Job 36:15 - But those who suffer he delivers in their suffering; he speaks to them in their affliction.
Many of you may have already heard of the pain scale, because your doctor asked you to give him a number between zero and ten that tells him how badly you’re hurting. But have you heard of giving your loved ones or friends a number representing your pain level instead? You might say, “I’m really in a lot of pain right now so I can’t go with you and the kids to the park.”
The pain scale, on the other hand, gives loved ones a tangible way to communicate how much pain you’re in. In addition, take a look at the smiley faces above. These smiley faces can also help your family learn how to identify your pain at the different levels on the pain scale. Zero, or the first smiley face, means no pain, and ten, the last smiley face, is the worst pain you’ve ever felt. Let’s take a look at the rest of the numbers and what they can represent:
0. No pain
1. Getting quiet
2. Withdrawn – hurts a little bit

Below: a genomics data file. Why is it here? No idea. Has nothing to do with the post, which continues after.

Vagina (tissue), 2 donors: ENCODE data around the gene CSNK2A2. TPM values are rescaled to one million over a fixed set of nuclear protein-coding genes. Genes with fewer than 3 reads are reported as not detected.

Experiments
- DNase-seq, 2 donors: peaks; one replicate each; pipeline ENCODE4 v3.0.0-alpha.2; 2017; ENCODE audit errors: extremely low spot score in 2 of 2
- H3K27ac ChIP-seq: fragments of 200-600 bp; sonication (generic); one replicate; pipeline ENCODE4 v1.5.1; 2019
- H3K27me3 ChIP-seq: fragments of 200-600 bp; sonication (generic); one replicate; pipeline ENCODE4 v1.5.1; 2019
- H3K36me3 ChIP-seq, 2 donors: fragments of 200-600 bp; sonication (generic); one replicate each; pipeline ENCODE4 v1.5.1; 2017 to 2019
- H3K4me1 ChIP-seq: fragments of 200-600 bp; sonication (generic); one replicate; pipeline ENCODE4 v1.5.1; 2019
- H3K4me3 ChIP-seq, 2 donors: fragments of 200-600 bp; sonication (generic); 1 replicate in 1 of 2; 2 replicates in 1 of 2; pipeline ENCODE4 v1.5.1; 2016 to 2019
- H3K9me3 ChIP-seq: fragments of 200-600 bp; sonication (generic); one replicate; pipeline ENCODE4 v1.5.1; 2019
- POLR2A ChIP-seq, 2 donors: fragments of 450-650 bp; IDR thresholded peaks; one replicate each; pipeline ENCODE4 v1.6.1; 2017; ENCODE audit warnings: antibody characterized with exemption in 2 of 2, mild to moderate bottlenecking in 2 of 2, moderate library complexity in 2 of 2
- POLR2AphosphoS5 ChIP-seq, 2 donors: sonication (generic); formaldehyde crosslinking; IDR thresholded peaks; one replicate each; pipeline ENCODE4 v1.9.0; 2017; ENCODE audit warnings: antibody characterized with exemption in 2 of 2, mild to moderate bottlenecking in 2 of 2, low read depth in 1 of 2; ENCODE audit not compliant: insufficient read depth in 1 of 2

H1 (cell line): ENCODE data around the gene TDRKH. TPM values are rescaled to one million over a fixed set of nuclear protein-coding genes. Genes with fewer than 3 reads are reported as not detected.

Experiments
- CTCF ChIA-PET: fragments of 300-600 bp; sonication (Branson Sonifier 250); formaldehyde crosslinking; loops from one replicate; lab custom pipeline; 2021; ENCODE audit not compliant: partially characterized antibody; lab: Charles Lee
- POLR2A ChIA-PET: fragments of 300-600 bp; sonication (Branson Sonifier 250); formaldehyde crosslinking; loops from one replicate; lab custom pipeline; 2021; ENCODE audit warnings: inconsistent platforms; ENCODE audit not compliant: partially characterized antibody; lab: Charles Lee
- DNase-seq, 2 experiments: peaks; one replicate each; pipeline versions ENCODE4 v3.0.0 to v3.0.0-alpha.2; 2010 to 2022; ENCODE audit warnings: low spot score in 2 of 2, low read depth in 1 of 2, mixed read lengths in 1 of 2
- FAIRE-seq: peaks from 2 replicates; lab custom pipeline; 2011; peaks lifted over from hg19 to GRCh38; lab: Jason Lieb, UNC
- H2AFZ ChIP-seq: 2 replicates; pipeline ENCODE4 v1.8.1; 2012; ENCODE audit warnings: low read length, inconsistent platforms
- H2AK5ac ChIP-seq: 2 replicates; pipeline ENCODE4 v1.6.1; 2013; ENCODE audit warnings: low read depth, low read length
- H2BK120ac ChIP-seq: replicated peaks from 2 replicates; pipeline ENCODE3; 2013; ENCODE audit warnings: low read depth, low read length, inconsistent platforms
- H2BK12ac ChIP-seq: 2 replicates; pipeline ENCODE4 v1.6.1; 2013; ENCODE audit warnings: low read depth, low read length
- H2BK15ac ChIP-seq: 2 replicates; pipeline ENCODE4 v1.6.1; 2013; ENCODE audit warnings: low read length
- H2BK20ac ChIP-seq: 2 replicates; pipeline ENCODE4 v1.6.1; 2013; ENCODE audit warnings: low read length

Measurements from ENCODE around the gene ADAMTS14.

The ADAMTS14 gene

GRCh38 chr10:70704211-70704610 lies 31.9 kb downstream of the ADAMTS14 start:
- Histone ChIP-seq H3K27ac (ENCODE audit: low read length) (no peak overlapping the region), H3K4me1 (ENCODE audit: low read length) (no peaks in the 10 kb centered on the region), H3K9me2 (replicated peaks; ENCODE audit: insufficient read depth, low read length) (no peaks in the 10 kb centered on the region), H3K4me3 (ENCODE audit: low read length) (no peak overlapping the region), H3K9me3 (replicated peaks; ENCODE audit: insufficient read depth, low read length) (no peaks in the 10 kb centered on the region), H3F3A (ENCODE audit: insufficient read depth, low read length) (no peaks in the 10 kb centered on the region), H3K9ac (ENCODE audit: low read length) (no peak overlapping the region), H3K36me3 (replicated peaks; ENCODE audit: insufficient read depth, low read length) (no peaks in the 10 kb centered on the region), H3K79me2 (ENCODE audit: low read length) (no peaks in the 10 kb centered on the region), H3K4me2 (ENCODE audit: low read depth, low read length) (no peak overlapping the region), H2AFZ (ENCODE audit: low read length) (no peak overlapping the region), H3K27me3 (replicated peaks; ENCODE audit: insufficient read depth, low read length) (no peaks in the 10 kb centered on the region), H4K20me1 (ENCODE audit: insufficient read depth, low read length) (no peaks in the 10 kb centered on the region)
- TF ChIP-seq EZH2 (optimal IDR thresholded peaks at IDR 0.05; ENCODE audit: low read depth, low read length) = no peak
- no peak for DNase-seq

3. Holding body part that hurts
4. Frowning – hurts a little more
6. Grimacing – hurts even more
7. Getting irritable
8. Limping – hurts a whole lot
9. Moaning or groaning
10. Crying, yelling – worst imaginable pain
Now that we’ve gotten a handle on the pain scale, let’s try the above example, but use the pain scale as our guide. It might sound something like this:
“I’m at a seven right now. I need to go lay down for a bit so that the pain doesn’t go up to an eight or nine.” Or:
“I’m at a three right now. I’d be glad to join you on this activity.”
This transforms the conversation about your pain from the appearance of just complaining to communicating with your friends and loved ones in a way they can immediately grasp.
Another thing that also helps communicate your pain is to Google the pain scale on your computer, find it, print it out and place a copy on your refrigerator. That way it’s a visual reminder to your family.
God speaks to us in our affliction. He knows what we’re going through. He will give you the words you need to say to others while you walk through any dark valley of pain. And he will shine light upon it.
Have you ever used the pain scale or another method to help communicate your pain? To leave a comment just click on the blue "comments" below. I look forward to hearing from you.
Karen Dalske is a freelance writer, public speaker, is active in her church and writes her blogs out of her own experiences of pain, illness and loss.